Those agencies have told the district that if it stays intact, graduated repayment options can be arranged, but if it disbands the money must be paid back immediately.
Representatives of USEDA have not responded to several emails and phone calls from The Press of Atlantic City posing questions about the district’s viability and the possibility of dissolution.
“We are at some peril if we were to decide immediately to dissolve the district. It could trigger the immediate repayment of substantial amount of funds,” said Don Ayres, a board member representing Cumberland County. “(USEDA and USDA) also made it clear that their focus now going forward is on regional planning and that a district is in keeping with that focus. If we dissolve, we would be doing a disservice to the community.”
Just how much each county would have to put toward the district’s debt remains in question. Of the $1.2 million owed, the district hopes to recoup $220,000 for the architectural plans for the NextGen park, which could be purchased by the park’s potential developer, New Vistas. The district could get additional reimbursements for the work done on the NextGen project, but what those amounts might be isn’t clear, O’Connor said. The district, which holds the lease for the park’s land, is still negotiating a transfer of the lease to the park’s board.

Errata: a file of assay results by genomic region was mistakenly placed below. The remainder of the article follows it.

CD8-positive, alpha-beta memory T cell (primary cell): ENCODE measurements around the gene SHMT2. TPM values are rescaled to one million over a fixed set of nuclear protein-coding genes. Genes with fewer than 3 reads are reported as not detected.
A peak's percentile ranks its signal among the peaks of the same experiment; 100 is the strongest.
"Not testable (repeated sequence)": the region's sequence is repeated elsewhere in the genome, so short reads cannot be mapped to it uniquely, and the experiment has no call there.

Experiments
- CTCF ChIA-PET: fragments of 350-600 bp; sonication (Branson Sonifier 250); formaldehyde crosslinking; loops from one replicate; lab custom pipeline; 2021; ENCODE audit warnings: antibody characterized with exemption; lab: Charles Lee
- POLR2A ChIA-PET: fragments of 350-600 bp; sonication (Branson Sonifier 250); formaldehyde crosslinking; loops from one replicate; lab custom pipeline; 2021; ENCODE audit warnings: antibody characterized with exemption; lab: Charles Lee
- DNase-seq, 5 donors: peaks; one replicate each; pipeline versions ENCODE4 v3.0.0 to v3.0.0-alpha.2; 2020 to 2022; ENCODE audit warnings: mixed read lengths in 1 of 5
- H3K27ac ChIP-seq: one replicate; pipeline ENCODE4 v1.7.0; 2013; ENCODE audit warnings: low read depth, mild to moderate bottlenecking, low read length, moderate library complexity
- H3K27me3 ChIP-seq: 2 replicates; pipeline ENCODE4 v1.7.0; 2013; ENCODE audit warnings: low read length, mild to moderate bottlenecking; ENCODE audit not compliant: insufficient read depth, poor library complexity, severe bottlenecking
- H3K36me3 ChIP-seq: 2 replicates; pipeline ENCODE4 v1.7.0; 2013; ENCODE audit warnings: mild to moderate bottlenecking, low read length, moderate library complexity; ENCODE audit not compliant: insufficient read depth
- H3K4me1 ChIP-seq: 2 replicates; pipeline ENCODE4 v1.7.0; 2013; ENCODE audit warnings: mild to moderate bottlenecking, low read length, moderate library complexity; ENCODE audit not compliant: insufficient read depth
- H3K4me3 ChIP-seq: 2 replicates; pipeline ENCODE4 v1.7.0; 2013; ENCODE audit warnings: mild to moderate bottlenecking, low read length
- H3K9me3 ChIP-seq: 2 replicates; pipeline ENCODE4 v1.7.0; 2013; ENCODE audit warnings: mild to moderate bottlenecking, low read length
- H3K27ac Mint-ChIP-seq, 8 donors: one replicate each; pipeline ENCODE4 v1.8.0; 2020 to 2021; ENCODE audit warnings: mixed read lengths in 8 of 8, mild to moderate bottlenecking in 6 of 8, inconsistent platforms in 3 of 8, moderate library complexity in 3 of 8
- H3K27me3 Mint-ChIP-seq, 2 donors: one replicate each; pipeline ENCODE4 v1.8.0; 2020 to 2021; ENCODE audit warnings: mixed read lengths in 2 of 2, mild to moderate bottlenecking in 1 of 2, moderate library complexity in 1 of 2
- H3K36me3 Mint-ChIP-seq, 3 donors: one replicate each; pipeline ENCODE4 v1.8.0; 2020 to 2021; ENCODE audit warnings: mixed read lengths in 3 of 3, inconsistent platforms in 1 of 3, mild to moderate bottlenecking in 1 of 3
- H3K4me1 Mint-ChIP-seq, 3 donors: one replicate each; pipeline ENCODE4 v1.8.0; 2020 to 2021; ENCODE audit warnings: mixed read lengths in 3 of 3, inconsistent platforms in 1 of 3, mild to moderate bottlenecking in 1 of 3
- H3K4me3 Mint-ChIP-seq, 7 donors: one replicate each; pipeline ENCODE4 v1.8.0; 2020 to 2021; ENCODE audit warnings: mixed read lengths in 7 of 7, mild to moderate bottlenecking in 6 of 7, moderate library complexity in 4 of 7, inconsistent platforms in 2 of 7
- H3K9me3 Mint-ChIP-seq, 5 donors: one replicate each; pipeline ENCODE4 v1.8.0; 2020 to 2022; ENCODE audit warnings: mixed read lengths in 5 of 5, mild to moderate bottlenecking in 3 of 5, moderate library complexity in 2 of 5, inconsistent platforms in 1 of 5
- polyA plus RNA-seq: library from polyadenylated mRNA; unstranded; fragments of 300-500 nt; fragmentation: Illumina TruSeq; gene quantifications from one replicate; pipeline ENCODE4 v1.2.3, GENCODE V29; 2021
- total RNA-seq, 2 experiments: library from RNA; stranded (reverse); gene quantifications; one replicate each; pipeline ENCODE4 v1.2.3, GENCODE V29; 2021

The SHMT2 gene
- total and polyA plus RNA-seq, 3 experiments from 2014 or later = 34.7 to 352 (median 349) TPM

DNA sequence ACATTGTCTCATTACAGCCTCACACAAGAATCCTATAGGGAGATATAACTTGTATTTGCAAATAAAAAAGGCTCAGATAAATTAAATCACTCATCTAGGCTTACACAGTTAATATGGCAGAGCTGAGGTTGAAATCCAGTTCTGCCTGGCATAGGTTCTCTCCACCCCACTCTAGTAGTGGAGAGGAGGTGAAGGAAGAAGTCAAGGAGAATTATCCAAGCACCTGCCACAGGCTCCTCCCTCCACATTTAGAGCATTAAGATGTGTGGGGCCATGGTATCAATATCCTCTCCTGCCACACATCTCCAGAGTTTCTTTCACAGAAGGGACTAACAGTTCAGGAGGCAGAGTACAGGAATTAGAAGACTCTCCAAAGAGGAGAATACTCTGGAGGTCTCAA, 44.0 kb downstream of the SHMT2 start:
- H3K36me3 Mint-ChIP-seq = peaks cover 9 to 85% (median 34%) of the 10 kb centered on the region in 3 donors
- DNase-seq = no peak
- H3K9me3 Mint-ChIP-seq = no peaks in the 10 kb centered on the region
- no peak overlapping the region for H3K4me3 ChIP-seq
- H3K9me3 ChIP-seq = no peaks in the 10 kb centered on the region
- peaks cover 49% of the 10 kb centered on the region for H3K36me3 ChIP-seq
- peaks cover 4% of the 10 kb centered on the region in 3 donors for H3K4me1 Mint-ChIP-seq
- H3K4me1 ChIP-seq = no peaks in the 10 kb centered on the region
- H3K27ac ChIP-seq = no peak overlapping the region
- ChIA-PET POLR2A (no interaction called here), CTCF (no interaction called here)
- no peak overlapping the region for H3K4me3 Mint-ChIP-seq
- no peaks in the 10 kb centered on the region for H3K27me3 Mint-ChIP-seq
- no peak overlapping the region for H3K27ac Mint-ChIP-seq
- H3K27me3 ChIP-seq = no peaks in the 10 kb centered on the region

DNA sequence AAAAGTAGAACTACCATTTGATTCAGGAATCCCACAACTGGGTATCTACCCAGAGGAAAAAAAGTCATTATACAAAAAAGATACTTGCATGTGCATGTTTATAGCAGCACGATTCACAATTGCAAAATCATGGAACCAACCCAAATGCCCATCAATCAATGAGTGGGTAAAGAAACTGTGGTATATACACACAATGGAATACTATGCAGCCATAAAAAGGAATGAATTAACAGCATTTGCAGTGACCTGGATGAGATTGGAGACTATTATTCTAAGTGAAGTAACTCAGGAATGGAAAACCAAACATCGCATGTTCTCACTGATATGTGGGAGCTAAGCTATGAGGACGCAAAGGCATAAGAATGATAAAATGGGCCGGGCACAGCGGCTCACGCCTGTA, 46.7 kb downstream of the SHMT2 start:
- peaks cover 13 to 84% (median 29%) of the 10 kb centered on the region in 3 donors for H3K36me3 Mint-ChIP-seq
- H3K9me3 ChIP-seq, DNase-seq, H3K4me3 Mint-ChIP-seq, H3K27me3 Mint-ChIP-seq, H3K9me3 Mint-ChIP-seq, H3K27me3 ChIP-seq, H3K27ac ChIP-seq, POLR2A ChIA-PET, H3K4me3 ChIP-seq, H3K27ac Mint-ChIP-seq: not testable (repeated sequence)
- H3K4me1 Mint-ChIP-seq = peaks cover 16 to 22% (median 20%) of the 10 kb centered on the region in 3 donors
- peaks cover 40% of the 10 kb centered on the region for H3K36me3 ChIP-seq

Beyond that, it remains unclear if the counties would split the remaining debt evenly or if the counties that received more money from the district over the years might take on a larger portion of its debt, O’Connor said.
Matthew Chase, executive director the National Association of Development Organizations based in Washington, D.C., said that once a district dissolves it is exceedingly difficult to regain its designation. Cases of dissolution are rare, he said.
“I’d encourage them to work though the problems and maintain the designation,” he said.
Chase was familiar with the South Jersey district only because it was one of a handful of the more than 300 development districts nationwide that never participated in training or networking opportunities offered by his organization.
“Over time, many districts have expanded their mission to include things like transportation. The South Jersey district is one of the handful out there that never took on additional development responsibilities,” Chase said.
The responsibilities the district did take on left it saddled with more than $1 million in debt. Atlantic County voted to withdraw from the district in January after it began to questions about the district’s financial status and had a difficult time obtaining any answers.
But because the county was a member of the district while the financial problems occurred, it will still be responsible to pay its share, O’Connor said
“From a public policy implication, I don’t see how counties who created a district for public infrastructure improvements can ignore a debt that the district incurred,” O’Connor said.
Howard Kyle, chief of staff to Atlantic County Executive Dennis Levinson, said the county will pay its share of what’s owed, but any decision to rejoin the organization will be left to the county board of freeholders.
“It was never Atlantic County’s intention to dump the project on the district and run away from it,” Kyle said. “Atlantic County would be willing to meet whatever obligations we have from our time as members. As for rejoining the district, the county executive will go along with the recommendation of the freeholders on that.”
O’Connor recently made a presentation to the Atlantic County Board of Chosen Freeholders, which has not yet made a decision as to how to move forward.